By judgement of 8 October 2021 (docket number: 5 AZR 149/21) contrary to the two previous instance decisions, the Federal Labour Court (Bundesarbeitsgericht – BAG) dismissed a claim for continued payment of remuneration. The Court has ruled that the evidential value of the certificate of incapacity for work can be affected in particular if an employee terminates his or her employment relationship, is then certified as incapacitated for work on the day of termination, and the certified incapacity for work precisely covers the duration of the notice period.
The claimant had been employed by the defendant as a commercial employee since the end of 2018. The claimant herself terminated her employment relationship with the defendant on 8 February 2019. At the same time, she submitted to the defendant a certificate of incapacity for work dated on the same day, according to which the claimant was on sick leave exactly until the expiry of the notice period.
The defendant then refused to continue to pay remuneration on the grounds that the evidential value of the certificate of incapacity to work was disturbed due to the exact correspondence with the remaining term of the employment relationship. The claimant requested continued payment of remuneration from the defendant
The claimant had initially proved her alleged inability to work during the period at issue by means of a certificate of incapacity for work. This was the evidence provided for by law. The employer could undermine its evidential value if he presented actual circumstances and, if necessary, proved that there were grounds for serious doubts about the inability to work. If the employer succeeds in doing so, the employee must substantiate and prove that he was unable to work. The evidence could be provided in particular by hearing the doctor treating the employee after he had been released from his duty of confidentiality.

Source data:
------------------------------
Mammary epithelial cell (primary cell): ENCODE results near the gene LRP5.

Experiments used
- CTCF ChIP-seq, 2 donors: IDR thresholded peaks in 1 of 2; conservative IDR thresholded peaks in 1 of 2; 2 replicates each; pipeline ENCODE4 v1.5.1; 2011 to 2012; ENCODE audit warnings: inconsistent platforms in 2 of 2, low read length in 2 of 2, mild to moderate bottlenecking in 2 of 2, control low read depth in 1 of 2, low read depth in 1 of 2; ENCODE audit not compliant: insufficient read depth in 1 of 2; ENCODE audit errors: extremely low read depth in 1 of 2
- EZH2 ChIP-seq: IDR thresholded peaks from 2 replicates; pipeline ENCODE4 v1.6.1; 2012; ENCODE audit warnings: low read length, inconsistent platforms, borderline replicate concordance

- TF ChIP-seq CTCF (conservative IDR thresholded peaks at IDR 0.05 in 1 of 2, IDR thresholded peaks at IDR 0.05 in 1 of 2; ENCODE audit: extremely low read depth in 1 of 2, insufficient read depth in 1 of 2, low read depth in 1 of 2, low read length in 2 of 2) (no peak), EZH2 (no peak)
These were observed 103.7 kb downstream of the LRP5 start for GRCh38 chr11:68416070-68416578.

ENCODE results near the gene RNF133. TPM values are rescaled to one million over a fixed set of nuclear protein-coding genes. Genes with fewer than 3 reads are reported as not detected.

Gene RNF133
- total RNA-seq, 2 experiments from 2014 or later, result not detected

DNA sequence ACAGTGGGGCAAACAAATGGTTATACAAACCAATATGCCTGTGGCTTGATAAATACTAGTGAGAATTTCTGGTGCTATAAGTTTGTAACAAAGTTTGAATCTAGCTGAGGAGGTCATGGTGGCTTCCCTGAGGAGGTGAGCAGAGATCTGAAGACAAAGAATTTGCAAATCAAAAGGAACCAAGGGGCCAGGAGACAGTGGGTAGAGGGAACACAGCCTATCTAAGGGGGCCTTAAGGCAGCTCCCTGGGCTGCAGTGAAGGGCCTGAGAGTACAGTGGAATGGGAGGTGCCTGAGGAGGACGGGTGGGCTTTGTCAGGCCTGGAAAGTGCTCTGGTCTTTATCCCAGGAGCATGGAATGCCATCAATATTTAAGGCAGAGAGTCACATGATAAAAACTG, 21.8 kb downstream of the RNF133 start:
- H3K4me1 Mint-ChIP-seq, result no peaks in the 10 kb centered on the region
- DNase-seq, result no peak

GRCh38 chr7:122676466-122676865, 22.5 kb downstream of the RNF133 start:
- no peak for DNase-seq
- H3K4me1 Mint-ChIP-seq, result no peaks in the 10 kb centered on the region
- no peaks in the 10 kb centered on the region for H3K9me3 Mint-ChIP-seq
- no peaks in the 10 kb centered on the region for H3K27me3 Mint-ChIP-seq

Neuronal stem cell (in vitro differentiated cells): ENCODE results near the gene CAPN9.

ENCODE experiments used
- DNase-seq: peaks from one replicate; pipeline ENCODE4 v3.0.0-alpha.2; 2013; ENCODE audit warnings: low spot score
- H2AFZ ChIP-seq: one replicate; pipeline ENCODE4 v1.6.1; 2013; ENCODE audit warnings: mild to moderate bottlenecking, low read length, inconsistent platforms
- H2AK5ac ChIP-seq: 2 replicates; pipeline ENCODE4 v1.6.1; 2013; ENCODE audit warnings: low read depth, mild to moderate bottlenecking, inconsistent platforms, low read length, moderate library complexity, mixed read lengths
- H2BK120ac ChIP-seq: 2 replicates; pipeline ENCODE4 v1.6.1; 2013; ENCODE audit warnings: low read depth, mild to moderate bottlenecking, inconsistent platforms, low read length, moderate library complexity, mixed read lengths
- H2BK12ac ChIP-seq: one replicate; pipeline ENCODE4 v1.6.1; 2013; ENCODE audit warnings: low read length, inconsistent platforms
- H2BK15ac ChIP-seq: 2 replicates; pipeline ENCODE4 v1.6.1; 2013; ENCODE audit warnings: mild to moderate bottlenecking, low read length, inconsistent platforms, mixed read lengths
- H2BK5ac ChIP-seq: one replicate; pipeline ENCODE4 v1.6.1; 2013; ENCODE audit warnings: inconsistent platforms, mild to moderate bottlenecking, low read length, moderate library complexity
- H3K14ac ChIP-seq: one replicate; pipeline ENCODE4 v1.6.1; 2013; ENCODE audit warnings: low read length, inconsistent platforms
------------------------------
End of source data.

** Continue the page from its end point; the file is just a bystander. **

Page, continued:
According to these principles, the defendant had weakened the evidential value of the certificate of incapacity for work. The coincidence between the notice of 8 February to 22 February 2019 and the incapacity for work certified on 8 February to 22 February 2019 gave rise to a serious doubt as to the certified incapacity for work. The claimant had therefore not met her burden of proof on the existence of an incapacity to work in a sufficiently concrete manner during the trial.
Accordingly, the claimant was not entitled to continued payment of remuneration due to the lack of a proven case of illness, which is why the court had to dismiss the claim.
The decision does not mean a fundamental change. Rather, it remains the case that certificates of incapacity for work have a very high evidential value for the actual existence of incapacity for work. If employers do not succeed in weakening the evidential value through circumstantial evidence, or if employees can subsequently provide full proof of their inability to work, the statutory obligation to continue to pay remuneration remains.
As the decision shows, it can still pay off for employers in individual cases to doubt the accuracy of certificates of incapacity for work.